Santa Cruz Works presents the first AI Horizons event on Nov. 8. Another AI event is set for Dec. 6 in Santa Cruz. (Santa Cruz Works)

In today’s news and on social media, you’ve probably heard the phrase, “The Genie is out of the Bottle,” referring to Artificial Intelligence (AI) as a “new” technology. But let’s take a step back in time. AI research dates back to the 1950s and 1960s, when it focused on symbolic reasoning and problem-solving. However, like a rollercoaster, funding and interest took a dip in the 1970s and 1980s.

Fast forward to the 1990s, and we saw the emergence of machine learning algorithms. These algorithms began gaining prominence, making us wonder if AI was more like a Phoenix than a Genie rising from its ashes.

Deep Learning

Now, let’s talk about “Deep Learning.” It sounds like a term from a sci-fi movie, but it’s a subset of machine learning that uses neural networks with many layers. By the 2010s, deep learning became the rockstar of AI, powering image recognition, language processing and speech recognition. It’s like AI got its groove back.

But here’s the deal: I’m no AI expert, just a curious soul trying to understand how AI changes life in Santa Cruz County. We’ve got our journey with this technological “Genie,” and it’s fascinating.

What’s made AI seem like a brand-new toy to the everyday person is its increased accessibility and integration into our daily lives. Siri and Alexa? Yep, AI, those algorithms that seem to know your every move on social media? So, why does AI feel so fresh and fast-moving? Well, let me break it down.

AI’s rapid progress isn’t just due to a few clever programmers in lab coats, it was propelled by advances in hardware, data availability, and some seriously mind-boggling algorithmic innovations. But what does all this mean for Small Town America?

Scotts Valley

That’s where my curiosity took me on a journey to talk to some local experts. Derek Timm, a Scotts Valley City Councilmember, and Doug Erickson, the CEO of Santa Cruz Works, shared their wisdom about how our community deals with this new tech Genie.

Derek, also a licensed broker and attorney, clarified how the City of Scotts Valley and San Lorenzo Valley are tackling the impact of AI’s technological leaps in city and local governments. They’re setting the stage for 2024. Yes, you heard that right: the future is calling.

“The city is very interested in AI and how to use it efficiently for local businesses and its citizens. We’ll be working on our policies, starting with the Strategic Planning process in January 2024,” Derek explained. The city is keen to adapt early, implement effectively, and help our community leverage the AI tools.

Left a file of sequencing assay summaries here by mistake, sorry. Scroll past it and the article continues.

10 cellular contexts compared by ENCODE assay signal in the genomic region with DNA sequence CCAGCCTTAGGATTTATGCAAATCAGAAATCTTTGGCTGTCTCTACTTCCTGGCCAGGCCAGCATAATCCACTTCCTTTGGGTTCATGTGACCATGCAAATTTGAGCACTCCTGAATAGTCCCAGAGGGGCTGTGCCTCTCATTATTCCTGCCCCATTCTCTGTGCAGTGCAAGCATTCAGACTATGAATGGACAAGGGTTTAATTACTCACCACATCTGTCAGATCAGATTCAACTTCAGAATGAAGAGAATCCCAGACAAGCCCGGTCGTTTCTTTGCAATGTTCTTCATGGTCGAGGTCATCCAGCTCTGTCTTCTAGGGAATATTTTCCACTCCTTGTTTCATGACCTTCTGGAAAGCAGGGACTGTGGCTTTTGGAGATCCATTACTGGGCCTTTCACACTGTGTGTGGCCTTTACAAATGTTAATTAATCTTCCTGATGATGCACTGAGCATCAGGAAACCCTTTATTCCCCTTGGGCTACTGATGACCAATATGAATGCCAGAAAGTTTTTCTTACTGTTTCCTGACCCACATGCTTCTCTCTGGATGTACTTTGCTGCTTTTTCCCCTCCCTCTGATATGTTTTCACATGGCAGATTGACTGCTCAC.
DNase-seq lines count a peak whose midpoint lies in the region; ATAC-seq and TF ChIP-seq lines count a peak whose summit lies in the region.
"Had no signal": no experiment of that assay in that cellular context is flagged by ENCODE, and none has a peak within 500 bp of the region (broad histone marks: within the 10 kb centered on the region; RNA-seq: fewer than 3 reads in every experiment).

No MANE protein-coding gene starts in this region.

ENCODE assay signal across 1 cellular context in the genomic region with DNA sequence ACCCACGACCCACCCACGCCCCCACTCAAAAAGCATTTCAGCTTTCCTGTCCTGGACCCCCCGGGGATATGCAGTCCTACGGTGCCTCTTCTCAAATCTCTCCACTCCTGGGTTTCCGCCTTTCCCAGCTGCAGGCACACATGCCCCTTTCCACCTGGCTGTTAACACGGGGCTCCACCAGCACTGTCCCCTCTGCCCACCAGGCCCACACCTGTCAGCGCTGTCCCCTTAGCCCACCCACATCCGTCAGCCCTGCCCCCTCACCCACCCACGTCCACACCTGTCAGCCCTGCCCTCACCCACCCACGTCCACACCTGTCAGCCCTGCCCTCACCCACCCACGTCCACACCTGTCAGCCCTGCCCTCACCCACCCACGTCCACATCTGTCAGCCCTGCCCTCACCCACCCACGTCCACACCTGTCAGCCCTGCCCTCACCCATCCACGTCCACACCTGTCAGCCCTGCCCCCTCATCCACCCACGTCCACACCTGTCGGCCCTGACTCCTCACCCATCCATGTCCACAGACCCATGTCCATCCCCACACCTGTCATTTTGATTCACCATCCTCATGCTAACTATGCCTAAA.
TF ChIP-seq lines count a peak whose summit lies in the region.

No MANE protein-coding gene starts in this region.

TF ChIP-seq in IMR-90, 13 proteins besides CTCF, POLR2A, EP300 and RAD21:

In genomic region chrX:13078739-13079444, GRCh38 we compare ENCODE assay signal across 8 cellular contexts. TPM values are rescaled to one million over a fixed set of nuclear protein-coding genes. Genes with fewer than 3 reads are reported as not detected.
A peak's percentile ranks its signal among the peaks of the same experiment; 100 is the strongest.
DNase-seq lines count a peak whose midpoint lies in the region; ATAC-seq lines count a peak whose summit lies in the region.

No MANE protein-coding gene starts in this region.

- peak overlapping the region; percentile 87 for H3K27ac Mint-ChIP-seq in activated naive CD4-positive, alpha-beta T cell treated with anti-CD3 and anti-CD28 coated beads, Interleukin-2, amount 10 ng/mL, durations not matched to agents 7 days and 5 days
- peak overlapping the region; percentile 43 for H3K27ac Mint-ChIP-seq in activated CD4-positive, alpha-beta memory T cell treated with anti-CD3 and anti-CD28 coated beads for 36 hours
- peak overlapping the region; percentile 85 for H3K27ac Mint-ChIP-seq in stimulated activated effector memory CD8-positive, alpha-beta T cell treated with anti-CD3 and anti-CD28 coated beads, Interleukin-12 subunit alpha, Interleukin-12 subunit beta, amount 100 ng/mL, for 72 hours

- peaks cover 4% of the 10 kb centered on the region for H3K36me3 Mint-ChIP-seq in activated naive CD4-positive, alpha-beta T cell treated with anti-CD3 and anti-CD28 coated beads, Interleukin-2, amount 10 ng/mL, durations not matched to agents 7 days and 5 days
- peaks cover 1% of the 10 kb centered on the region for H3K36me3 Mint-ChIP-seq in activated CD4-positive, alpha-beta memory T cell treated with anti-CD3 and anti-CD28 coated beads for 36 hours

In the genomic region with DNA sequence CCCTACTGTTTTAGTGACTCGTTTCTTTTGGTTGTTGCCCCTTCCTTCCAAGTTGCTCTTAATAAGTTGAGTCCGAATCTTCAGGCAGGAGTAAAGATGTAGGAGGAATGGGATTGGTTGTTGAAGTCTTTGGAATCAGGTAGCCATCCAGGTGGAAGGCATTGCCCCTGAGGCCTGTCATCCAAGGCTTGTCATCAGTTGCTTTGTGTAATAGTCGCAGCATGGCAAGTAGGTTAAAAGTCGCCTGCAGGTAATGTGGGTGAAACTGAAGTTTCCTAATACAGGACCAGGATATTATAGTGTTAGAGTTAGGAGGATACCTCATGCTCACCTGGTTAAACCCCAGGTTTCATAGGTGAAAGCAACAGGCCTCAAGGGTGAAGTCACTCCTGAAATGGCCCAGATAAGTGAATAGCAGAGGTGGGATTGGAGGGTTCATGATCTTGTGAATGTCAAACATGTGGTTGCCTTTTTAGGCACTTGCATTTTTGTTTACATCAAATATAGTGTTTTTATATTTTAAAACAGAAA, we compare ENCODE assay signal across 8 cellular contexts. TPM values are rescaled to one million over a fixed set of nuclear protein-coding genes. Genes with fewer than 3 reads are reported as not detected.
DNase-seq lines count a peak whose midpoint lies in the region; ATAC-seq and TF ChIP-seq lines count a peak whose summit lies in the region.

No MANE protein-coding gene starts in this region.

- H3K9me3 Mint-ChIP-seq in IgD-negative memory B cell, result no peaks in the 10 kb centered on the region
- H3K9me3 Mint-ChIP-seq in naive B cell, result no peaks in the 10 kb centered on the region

Santa Cruz County

And then there’s Santa Cruz County, also on the front lines. They’re busy shaping policies and procedures county-wide and how they all impact our San Lorenzo Valley community. Our five District Supervisors and their staff are working hard behind the scenes. I even got to chat briefly with Jason Borgen, Chief Technology and Innovation Officer of Santa Cruz County of Education. And, I’ll spill the beans on that conversation in Part Three.

Now, let’s bring in Doug Erickson, CEO of Santa Cruz Works (SCW). His nonprofit organization is the hub for business and executive networking, job referrals, skill building, and educational events. It’s where the tech-savvy and the tech-curious gather.

Each interview led me to another, unveiling a chain of articulate, talented, and dedicated individuals eager to learn about AI’s future, uses, policies and safety. I’m in a maze of possibilities.

AI Horizons

But here’s the fun part: on Dec. 6, AI Horizons Part 2 is happening. It’s a thought-provoking gathering where leading professionals will dive deep into the transformative impact of AI. Microsoft, NVIDIA, Amazon, Dall-e and more will be there to blow your mind at this event. You can register at or visit for more details.

Santa Cruz Works has been in business for over 15 years, and Doug has been closely monitoring AI since 2022 (pun intended). Just check out SCW’s website, and you’ll see their board members and their vast community and county involvement.

Here’s a cool tidbit: Washington came calling to Santa Cruz County, specifically Supervisor Zach Friend. The reason? Biden’s executive order focuses on the potential risks of AI systems and requires developers of the most powerful AI systems to share their safety test results with the U.S. government. Why did they reach out to us? Because we’re a progressive County, paving the way.


In summary, Santa Cruz County and local cities aren’t sitting on their hands regarding AI. Some cities make their own rules, while others collaborate through county programs and departments. There are risks, sure. We’ve all dealt with spam calls, email hacks, etc. 

AI in the wrong hands could be concerning. That’s why all of us must pay attention to the policies our local, state and federal programs are putting in place. Get involved because this Genie isn’t going back in the bottle.

In our final series, I’ll share how some local business owners are using AI and addressing how our educational systems adapt to this brave new world. Stay tuned for the grand finale.

Janet Janssen is a Life in Business Coach, Trainer of Leadership and Mindset Patterns and Public Speaker. Contact her at [email protected] or go to

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Janet Janssen is a Life in Business and Speaking Coach, Leadership Santa Cruz County board member, local Chamber member and Distinguished speaker with Toastmasters International. She provides individual and team-building workshops in leadership and public speaking. Currently, she is a volunteer coach for April’s TEDx Santa Cruz. Contact her at


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